Thermoplastic composites: Scenic view
A team in France led by Webasto SC in Les Châtelliers-Chateaumur has developed a novel fixed-glass, roller-blind sunroof module that, for the first time, uses thermoplastic composite guide rails to replace conventional aluminum rails. First commercialized on several multi-purpose vehicles (MPVs) produced by Groupe Renault (Boulogne-Billancourt), the change saves weight, cost and tooling, eliminates hardware and multiple processing steps, simplifies assembly-line installation, reduces operating noise and frees up 13 mm of additional headroom between vehicle occupants and the sunroof’s glass panel.
Common in Europe but uncommon in North America, roller-blind sunroof modules are typically used to cover fixed-glass roof systems — often large panoramic roofs that span nearly the entire width and length of the vehicle’s roofline. When deployed, they have much the same function as rigid sunshades do on North American vehicles, blocking excess sunlight and damping noise from rain and wind. They are comprised of a thin but light-blocking fabric that unrolls and deploys along a motorized track, and then is rolled up again around a spindle that is housed under the headliner at the rear of the roof on the vehicle interior.
Conventional sunroof assembly
The auto industry has historically used aluminum rails to connect a sunroof’s roller blind module to the body-in-white (BIW) roof structure, especially in the case of large and transparent, fixed-glass sunroof systems, which typically span nearly the entire length and width of the car’s roof. These guide rails, mounted along the driver and passenger sides of the roof, do double-duty on roller-blind sunroof systems because they form the sliding surface along which the motorized fabric roller blind travels as the shade is rolled up to permit more light into the vehicle interior, or as it is deployed to reduce that light. Unlike the rigid sunshades common in North America, when retracted the roller-blind sunshades take up little space under headliners where they cannot be seen by vehicle occupants, yet still provide the same thermal isolation from the sun and sound isolation from the wind and rain that rigid sunshades do.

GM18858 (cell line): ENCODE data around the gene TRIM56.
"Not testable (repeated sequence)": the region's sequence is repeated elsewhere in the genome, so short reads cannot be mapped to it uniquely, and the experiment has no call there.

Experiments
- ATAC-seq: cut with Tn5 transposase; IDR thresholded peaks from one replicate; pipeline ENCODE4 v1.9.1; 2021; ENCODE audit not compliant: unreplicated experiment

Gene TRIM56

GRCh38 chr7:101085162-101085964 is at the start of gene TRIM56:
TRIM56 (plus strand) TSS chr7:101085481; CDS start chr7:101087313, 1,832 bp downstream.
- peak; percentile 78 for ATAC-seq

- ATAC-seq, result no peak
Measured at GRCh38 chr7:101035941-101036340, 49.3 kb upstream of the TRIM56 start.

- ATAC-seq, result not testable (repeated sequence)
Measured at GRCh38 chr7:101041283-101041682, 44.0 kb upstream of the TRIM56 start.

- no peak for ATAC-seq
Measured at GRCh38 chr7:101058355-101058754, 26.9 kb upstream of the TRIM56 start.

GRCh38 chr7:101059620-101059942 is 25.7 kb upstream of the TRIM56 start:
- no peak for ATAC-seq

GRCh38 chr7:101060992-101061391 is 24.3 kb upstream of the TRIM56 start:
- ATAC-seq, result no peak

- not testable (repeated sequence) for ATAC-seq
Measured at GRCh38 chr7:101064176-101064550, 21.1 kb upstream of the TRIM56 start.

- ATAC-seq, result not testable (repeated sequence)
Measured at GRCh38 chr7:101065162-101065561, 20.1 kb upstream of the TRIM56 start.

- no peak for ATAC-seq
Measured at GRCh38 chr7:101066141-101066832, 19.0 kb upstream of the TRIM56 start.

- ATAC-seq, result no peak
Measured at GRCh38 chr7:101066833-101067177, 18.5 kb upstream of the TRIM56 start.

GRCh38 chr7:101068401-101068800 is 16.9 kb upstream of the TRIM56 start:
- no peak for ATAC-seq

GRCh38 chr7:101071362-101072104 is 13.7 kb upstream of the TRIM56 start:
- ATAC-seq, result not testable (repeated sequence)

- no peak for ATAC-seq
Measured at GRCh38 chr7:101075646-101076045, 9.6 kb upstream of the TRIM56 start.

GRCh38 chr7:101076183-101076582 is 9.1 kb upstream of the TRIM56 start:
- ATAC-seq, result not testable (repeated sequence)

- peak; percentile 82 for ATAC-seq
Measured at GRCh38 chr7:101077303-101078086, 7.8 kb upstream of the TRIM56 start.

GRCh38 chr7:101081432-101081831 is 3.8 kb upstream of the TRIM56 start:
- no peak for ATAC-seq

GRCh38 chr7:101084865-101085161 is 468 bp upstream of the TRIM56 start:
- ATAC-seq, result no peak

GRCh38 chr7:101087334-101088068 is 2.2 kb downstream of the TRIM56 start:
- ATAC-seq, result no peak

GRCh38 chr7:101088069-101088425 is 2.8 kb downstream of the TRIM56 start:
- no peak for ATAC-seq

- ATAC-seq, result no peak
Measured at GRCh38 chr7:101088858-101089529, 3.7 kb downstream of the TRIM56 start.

The conventional manufacturing process for aluminum rails begins with a constant cross-section aluminum profile and requires a labor-intensive, multi-step mill-and-finish process to achieve the rail’s complex shape:
- cutting to length,
- forming small folds via stamping and punching,
- shaping curves,
- machining/milling complex shapes that cannot be preformed via stamping tools (requires one toolset/operation and one quality-control check after each step),
- anodizing rail in black or natural color,
- and assembling electrical cable clips, spiral cable clips, centering/positioning pins and nuts.
Every passenger vehicle make and model uses a slightly different shape and length rail, so sunroof manufacturers must produce and stock significant inventory during the production run of a given sunroof module. And when a new model is added, all-new tooling is required unless the vehicle shares common parts with the module for an existing model’s sunroof system.
Aluminum guide rails are not only labor intensive in production at the sunroof manufacturer, but also during installation at the vehicle assembly plant. Conventionally, rails are manually fastened via screws to the BIW. Then the sunroof module is passed through the windshield bay and bottom-loaded into the opening in the roof where the operator secures it to the recently installed rails. Lastly, the glass roof itself is bonded, via structural adhesive, to the top of the car, sealing the sunroof module and the cabin interior.
Although aluminum rails represent known, established technology, they have disadvantages. For one, aluminum is a costly raw material and is more challenging than steel to bend into complex shapes. For another, to protect the environment, disposal of the anodizing chemicals used to prevent corrosion is a significant additional cost. As detailed above, the manufacturing process is long and complicated and its tooling costs are high. Also, efforts to increase functionality require the use of additional hardware applied via additional assembly steps.
New rail concept
Based on other successful conversions of sunroof frames from aluminum to composites on much smaller-format moving-glass sunroof systems, a team at Webasto decided to conduct a study to see if the much-larger side rails on roller-blind sunroof systems also could be converted to composite. (Front and rear cross-beams had already been converted to composite — typically glass-reinforced polypropylene (GR-PP) — on such systems.) The goal was to add functionality, reduce manufacturing steps, part count, cost and part weight, yet still meet OEM performance requirements.